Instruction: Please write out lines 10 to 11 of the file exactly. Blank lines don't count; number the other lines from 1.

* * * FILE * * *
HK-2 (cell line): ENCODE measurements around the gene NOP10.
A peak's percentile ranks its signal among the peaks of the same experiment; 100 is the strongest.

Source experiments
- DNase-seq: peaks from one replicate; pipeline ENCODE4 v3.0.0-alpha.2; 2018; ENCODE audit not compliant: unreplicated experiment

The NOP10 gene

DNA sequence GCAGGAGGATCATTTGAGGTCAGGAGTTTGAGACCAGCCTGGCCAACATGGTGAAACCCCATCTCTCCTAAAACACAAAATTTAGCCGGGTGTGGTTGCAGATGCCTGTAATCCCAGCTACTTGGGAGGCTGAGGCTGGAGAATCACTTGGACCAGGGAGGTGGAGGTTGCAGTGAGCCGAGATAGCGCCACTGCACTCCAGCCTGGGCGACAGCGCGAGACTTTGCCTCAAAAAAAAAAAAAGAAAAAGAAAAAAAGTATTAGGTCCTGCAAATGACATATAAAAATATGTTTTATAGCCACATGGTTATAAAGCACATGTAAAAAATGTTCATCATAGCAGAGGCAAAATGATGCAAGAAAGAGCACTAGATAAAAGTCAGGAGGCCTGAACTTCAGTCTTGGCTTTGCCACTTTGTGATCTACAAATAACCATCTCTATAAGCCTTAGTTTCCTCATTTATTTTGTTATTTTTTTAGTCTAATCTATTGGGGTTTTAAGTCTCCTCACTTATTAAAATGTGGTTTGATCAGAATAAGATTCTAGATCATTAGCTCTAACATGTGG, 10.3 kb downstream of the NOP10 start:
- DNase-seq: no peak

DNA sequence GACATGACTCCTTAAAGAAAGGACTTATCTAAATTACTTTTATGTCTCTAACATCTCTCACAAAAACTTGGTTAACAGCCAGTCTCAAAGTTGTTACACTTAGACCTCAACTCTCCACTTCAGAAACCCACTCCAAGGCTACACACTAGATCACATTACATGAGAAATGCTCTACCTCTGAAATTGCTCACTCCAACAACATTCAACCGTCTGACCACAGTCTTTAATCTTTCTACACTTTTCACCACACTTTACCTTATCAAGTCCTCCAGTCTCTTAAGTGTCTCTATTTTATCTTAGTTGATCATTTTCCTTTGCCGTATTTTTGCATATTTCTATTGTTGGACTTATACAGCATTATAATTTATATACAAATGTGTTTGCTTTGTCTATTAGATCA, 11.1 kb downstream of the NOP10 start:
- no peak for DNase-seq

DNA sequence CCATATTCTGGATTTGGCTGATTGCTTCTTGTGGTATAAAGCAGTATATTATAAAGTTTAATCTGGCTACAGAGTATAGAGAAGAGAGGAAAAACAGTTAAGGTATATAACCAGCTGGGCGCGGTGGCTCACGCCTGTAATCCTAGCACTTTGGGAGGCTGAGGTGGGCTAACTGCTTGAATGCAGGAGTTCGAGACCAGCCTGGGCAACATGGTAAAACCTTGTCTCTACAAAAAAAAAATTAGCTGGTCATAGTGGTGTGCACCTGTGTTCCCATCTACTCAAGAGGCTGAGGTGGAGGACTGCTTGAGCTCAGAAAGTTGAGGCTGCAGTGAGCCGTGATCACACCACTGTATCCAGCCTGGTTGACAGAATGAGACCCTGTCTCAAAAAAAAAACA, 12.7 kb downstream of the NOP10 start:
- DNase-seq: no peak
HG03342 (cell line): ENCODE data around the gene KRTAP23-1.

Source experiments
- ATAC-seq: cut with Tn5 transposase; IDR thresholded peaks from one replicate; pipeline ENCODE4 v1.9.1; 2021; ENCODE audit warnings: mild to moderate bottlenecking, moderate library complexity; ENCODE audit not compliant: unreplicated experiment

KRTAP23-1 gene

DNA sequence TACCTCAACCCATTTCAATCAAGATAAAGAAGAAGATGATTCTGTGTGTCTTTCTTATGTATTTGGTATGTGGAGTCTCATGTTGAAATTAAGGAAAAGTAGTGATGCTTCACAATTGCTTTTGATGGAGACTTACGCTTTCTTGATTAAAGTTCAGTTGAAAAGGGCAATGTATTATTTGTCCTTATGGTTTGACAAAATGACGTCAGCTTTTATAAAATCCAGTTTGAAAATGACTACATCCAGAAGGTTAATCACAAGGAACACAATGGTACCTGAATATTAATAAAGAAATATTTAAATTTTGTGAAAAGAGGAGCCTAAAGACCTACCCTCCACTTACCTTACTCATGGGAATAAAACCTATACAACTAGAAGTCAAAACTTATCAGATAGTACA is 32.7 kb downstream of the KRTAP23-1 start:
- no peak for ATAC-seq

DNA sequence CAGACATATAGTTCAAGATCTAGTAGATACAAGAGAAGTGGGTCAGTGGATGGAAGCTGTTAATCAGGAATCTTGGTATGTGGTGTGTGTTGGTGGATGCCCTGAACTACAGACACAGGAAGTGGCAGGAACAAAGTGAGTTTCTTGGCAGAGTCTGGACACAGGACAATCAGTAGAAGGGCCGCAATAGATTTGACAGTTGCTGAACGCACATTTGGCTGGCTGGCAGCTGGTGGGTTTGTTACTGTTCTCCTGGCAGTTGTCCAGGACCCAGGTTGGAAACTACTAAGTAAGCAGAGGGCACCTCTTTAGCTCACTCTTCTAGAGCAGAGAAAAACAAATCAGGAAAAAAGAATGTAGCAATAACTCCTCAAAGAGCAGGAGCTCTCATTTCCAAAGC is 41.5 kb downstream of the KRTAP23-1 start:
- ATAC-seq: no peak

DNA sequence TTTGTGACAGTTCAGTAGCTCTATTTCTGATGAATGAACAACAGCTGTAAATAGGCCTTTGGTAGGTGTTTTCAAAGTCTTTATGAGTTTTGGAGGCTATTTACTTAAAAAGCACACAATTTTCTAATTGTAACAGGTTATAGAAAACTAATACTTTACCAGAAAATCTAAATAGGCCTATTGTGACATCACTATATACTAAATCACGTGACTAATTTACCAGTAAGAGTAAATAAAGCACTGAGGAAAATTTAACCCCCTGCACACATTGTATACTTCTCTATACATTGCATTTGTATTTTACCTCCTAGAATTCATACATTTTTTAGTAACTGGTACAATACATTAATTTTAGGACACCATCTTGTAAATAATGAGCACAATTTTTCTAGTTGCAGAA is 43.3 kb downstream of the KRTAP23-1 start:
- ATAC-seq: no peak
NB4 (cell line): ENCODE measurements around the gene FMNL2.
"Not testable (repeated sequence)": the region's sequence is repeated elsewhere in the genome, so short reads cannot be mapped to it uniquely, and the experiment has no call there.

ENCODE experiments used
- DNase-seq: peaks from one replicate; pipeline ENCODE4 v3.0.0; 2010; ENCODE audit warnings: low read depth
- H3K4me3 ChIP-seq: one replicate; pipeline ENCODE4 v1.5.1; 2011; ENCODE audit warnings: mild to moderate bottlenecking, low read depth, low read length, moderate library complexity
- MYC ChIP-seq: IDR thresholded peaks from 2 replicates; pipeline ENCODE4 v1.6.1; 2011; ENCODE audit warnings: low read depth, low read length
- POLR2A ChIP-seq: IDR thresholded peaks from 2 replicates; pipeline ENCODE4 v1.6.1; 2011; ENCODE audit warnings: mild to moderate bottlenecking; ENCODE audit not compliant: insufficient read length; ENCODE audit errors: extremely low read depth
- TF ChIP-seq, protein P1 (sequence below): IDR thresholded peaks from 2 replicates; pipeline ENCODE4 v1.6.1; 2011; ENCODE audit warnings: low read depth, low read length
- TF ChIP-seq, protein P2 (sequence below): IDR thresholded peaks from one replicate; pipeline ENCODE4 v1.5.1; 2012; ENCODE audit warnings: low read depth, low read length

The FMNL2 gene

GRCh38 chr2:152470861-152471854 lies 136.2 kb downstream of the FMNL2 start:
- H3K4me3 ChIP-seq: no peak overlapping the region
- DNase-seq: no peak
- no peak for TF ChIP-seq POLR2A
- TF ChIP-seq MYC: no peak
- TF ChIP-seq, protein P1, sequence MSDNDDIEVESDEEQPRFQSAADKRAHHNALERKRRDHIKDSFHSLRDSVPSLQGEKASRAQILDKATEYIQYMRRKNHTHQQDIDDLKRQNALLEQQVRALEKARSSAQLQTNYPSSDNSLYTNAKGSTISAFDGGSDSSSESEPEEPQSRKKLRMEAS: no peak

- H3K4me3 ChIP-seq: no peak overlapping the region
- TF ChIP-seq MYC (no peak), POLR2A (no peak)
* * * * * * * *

DNA sequence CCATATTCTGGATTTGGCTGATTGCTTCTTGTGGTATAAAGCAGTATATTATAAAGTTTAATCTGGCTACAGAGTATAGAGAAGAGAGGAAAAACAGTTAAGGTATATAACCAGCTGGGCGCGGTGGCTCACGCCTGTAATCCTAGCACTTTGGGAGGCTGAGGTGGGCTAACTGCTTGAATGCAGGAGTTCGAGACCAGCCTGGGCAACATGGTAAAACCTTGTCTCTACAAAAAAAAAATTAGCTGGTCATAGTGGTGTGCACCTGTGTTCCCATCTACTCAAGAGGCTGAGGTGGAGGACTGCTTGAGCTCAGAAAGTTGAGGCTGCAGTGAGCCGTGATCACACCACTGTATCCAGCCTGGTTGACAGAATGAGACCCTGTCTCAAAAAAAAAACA, 12.7 kb downstream of the NOP10 start:
- DNase-seq: no peak